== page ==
Did you know that you do not need to know the local language to teach English abroad? Along with a qualification such as TEFL, you will usually only be required to have fluent English.
But how do you teach English to learners who do not yet know it at all?
The main challenge of teaching English to foreign learners is content instruction. Instructions of how to do a classroom activity will usually be delivered in English, which obviously is an obstacle for young learners who cannot yet speak it!
English is often the only language spoken in these lessons, either because the teacher doesn’t know the language of the country they are teaching in or the school has instructed them to only speak English in order to quicken learning.
As a result, we need methods to convey meaning in English to non-English speakers more easily. Here are some classroom activities and tactics to try!
For many learners, the use of images and pictures are massively helpful in remembering vocabulary and concepts across their subjects. Using them for teaching English, however, is especially useful because you are also getting over the barrier of introducing a new language.
When teaching new words, use flashcards and graphics to go with them. Students will both understand that what they are being taught is a new word they must learn and understand the word’s definition thanks to the image.
Long, unfamiliar utterances spoken in a new language will just go over learners’ heads. Instead, keep your directions simple and team them with actions. It is also important to make an effort to speak slowly and clearly whilst doing so.
For example, when you want your students to quieten down and listen, have a particular phrase that you use such as “quiet time!” and always team it with a raised hand. As students become used to your short phrases, you can expand them and they will pick up on the new meanings and vocabulary you are using as well.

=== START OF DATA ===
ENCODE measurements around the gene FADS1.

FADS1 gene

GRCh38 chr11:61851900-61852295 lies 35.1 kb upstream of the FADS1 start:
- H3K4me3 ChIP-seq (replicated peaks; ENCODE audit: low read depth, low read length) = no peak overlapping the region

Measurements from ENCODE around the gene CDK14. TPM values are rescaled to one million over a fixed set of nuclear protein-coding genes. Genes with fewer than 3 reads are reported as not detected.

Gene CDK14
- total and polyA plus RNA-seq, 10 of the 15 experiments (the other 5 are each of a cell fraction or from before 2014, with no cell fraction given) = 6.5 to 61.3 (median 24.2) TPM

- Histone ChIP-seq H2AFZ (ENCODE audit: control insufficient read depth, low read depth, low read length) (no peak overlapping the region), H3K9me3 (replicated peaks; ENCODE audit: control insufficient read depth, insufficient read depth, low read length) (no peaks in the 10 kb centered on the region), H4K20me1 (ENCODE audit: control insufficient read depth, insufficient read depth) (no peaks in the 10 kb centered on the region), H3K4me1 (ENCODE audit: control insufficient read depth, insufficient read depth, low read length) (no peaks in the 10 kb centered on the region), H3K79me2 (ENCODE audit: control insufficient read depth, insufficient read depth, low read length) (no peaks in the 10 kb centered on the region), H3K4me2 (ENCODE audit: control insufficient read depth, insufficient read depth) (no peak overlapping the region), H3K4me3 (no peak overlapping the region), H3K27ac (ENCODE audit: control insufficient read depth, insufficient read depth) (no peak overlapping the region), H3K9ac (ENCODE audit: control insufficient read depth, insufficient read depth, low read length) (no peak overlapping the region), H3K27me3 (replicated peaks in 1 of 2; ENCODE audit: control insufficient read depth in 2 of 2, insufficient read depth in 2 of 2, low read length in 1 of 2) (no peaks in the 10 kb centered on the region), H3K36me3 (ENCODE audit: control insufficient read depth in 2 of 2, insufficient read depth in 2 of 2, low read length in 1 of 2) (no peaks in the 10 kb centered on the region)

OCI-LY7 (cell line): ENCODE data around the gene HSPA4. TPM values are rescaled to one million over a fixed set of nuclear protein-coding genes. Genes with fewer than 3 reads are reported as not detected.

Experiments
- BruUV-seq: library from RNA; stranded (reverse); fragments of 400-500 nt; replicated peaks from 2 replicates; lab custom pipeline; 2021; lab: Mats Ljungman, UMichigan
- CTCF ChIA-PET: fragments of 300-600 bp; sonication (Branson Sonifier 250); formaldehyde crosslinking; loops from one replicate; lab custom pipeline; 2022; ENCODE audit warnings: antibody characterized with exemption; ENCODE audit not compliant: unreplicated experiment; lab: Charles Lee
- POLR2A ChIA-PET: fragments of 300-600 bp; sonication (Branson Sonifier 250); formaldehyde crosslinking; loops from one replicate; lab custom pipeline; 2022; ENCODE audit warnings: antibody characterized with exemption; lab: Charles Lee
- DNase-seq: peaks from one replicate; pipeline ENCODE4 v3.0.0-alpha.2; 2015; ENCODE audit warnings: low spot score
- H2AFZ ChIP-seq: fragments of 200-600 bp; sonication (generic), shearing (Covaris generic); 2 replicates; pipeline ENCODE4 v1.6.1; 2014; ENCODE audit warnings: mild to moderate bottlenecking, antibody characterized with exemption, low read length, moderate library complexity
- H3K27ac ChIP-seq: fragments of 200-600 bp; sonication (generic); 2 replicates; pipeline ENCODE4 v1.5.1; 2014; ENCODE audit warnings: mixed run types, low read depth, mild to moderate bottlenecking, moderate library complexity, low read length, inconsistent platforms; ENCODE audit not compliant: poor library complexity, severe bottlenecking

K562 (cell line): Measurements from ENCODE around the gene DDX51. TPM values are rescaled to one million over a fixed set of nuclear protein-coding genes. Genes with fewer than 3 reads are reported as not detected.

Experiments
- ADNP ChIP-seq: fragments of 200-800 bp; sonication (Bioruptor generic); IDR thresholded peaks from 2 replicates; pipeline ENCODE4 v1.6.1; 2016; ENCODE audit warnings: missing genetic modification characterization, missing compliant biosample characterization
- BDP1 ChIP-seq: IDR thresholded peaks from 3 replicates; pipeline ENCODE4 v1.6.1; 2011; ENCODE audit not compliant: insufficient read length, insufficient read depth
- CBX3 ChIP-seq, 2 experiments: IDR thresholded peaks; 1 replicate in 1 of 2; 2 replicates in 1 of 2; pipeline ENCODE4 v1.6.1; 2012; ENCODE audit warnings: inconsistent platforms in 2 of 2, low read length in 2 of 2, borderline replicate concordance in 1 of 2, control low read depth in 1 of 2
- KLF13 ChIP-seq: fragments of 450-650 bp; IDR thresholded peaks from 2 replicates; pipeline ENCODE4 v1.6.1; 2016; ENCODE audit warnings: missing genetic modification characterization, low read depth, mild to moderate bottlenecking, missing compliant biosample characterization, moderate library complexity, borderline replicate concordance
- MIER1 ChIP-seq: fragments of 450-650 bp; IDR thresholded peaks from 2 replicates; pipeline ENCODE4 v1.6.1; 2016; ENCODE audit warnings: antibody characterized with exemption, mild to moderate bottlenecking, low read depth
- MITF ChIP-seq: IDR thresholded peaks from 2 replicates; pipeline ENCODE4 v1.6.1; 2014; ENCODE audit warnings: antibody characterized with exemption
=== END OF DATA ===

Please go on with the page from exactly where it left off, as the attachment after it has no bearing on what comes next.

Initially using the same instructional phrases repeatedly will make your students feel more confident because they will understand what they are being asked to do.
Set up pair or group work
Splitting learners into small groups can make them feel more comfortable to practise saying words and phrases aloud. In addition, it helps them to share ideas and learn from one another.
One activity can be one learner asking their partner questions about their family, favourite foods or hobbies (depending on the topic the lesson is focussing on) and the other answers, before they swap roles. Another is providing each member of a pair or group with a word or phrase which they must mime to the others, who then must guess what their word or phrase is.
The best way to do this is to demonstrate yourself before setting your students off on the activity. For the miming activity, pick a word for yourself, mime it and use a simple question to ask the class what your word might be. Next, give everyone a word and use simple instructions with gestures to indicate they must do this same activity with their small group.
For young learners, using puppets can be useful to demonstrate activities. Having one on each hand and showing them take turns in speaking can show students what they need to do with their own partner.
Take a TEFL qualification with Notting Hill College and begin your journey in teaching English as a foreign language.